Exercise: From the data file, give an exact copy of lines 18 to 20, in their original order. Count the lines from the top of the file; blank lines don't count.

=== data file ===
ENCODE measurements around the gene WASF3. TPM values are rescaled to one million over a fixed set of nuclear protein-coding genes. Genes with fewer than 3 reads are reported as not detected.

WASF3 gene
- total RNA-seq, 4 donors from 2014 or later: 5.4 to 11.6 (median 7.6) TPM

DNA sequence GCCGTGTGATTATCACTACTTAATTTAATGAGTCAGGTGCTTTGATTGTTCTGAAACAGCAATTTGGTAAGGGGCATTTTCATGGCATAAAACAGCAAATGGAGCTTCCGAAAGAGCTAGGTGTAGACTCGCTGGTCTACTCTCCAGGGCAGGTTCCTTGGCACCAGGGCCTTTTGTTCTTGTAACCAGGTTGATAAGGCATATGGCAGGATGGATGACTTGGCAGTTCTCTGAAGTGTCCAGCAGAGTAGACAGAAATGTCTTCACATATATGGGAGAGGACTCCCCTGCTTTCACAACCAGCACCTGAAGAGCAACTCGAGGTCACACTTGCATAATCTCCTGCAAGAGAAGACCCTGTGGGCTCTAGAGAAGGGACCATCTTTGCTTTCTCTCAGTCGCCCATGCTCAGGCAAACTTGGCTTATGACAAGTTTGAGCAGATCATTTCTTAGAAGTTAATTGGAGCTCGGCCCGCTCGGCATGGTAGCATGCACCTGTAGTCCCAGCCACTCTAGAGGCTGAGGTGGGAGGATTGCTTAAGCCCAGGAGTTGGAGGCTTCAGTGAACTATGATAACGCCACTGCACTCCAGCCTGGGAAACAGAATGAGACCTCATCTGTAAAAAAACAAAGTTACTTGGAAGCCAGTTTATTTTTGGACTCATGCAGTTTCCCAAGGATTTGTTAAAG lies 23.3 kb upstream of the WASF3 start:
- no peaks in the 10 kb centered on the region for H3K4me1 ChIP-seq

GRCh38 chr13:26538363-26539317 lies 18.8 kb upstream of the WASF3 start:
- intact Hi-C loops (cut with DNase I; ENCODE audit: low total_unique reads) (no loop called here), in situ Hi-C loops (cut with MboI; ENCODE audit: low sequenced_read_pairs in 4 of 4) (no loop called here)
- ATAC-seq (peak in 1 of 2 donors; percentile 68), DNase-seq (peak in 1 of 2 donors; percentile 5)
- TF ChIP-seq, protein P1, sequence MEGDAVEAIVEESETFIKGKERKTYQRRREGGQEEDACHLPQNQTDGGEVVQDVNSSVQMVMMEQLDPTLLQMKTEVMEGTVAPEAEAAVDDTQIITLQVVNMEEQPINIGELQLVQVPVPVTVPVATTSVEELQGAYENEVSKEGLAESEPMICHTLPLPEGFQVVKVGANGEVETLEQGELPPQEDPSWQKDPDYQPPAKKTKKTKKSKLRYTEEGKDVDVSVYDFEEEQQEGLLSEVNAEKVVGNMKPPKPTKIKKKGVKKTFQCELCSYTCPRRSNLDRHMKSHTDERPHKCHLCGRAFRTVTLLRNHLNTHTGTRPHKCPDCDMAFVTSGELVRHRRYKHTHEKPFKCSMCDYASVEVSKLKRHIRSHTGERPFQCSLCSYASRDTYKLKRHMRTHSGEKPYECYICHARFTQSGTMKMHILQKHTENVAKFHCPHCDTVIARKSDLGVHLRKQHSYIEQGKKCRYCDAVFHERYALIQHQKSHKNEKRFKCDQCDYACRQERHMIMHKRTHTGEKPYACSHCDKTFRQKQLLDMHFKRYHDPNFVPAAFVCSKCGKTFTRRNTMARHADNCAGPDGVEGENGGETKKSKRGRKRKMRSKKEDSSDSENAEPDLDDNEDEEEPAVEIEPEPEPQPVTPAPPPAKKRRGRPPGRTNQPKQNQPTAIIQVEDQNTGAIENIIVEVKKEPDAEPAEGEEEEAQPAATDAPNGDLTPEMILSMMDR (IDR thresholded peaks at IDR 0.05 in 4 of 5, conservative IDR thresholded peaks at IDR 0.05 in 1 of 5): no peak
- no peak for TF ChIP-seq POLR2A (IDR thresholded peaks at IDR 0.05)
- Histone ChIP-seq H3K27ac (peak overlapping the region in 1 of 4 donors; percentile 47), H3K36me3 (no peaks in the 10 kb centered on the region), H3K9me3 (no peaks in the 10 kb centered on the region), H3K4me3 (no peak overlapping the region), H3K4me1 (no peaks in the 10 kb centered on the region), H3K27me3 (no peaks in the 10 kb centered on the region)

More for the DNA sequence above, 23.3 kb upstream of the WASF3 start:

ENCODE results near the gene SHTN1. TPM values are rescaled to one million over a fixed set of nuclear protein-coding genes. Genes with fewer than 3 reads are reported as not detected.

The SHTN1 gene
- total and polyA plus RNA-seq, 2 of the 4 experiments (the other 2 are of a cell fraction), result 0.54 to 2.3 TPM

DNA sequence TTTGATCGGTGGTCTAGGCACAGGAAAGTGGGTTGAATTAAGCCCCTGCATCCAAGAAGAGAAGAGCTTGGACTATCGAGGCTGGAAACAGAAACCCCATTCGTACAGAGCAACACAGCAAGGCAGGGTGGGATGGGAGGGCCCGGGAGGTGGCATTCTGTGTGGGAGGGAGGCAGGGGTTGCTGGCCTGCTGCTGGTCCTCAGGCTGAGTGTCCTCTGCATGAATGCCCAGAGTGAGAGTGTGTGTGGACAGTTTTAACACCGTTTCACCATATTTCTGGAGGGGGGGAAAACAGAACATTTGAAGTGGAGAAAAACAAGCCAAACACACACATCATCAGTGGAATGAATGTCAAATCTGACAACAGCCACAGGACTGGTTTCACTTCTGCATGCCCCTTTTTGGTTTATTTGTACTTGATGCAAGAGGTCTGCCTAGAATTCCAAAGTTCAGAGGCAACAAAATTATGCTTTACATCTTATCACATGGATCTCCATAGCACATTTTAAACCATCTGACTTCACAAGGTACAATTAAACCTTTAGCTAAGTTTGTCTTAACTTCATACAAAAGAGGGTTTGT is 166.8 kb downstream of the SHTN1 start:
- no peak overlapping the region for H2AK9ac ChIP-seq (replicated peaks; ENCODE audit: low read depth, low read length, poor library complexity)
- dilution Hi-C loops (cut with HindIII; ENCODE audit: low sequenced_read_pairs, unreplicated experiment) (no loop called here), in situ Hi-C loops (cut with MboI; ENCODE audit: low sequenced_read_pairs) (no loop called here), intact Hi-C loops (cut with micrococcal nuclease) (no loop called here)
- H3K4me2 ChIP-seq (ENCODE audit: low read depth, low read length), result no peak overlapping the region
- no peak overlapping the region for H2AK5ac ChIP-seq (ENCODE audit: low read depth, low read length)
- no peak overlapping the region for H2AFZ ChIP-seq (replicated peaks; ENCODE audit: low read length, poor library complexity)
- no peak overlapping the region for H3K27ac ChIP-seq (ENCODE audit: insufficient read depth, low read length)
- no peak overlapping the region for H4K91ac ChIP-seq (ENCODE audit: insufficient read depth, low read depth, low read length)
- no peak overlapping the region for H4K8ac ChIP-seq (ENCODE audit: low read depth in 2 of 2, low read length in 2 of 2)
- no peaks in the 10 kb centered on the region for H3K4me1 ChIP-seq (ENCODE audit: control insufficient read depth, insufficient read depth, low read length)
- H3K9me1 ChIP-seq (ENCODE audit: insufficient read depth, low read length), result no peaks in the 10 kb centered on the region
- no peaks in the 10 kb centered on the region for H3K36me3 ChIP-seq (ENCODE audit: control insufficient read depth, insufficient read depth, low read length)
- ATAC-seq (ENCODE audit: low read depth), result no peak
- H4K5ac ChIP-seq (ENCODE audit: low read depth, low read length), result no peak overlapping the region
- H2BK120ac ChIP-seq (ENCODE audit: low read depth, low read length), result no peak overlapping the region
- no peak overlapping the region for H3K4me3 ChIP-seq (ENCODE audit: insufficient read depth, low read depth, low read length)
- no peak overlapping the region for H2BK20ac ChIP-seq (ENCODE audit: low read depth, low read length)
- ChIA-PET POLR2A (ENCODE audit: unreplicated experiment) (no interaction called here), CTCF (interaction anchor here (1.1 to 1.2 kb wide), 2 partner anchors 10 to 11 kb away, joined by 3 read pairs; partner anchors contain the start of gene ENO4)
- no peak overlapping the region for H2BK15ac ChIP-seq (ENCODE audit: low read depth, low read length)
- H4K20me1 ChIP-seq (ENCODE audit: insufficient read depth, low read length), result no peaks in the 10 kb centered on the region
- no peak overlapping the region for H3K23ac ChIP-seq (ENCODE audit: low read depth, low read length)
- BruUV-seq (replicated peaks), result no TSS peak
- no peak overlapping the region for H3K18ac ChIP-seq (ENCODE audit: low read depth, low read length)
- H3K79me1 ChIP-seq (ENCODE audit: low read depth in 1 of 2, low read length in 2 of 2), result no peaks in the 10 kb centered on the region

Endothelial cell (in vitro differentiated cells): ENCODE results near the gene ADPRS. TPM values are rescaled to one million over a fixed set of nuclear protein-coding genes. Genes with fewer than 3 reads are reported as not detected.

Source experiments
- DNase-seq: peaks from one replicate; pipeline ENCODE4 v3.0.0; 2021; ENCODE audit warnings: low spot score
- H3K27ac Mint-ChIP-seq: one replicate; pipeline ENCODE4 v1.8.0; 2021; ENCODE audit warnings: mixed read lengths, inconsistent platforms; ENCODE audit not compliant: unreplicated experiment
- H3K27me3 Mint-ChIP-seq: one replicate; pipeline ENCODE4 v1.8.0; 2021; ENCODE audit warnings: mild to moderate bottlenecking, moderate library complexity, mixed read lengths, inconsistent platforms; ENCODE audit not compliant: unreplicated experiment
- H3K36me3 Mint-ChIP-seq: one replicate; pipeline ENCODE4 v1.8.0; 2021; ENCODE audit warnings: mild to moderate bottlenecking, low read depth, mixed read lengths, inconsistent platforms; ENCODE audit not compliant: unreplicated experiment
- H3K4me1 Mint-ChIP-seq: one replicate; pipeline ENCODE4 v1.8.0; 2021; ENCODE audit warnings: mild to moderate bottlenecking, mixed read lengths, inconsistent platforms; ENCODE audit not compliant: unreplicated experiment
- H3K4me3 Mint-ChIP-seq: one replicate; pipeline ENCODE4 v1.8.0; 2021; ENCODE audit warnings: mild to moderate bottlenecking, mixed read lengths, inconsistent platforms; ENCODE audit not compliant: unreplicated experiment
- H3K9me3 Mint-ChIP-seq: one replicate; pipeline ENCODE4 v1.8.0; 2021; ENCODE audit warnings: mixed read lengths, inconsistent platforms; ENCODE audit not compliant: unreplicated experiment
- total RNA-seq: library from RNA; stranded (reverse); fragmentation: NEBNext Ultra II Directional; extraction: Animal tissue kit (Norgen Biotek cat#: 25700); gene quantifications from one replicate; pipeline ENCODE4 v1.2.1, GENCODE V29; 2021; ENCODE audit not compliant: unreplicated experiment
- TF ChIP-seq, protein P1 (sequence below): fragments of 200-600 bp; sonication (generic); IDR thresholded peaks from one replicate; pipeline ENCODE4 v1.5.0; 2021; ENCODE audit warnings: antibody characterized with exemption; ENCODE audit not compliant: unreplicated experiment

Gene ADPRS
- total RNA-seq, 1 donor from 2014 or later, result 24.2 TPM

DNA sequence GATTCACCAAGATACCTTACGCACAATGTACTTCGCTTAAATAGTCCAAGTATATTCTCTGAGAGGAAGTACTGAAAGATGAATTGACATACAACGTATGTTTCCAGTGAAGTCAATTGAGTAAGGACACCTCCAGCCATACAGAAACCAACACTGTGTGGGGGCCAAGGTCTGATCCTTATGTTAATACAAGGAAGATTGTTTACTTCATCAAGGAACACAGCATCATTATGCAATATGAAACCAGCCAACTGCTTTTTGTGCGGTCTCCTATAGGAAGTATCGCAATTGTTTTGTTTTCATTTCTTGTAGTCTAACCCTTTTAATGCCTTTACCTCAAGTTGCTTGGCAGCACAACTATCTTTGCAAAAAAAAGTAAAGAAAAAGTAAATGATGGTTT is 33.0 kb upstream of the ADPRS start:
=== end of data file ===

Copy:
- dilution Hi-C loops (cut with HindIII; ENCODE audit: low sequenced_read_pairs, unreplicated experiment) (no loop called here), in situ Hi-C loops (cut with MboI; ENCODE audit: low sequenced_read_pairs) (no loop called here), intact Hi-C loops (cut with micrococcal nuclease) (no loop called here)
- H3K4me2 ChIP-seq (ENCODE audit: low read depth, low read length), result no peak overlapping the region
- no peak overlapping the region for H2AK5ac ChIP-seq (ENCODE audit: low read depth, low read length)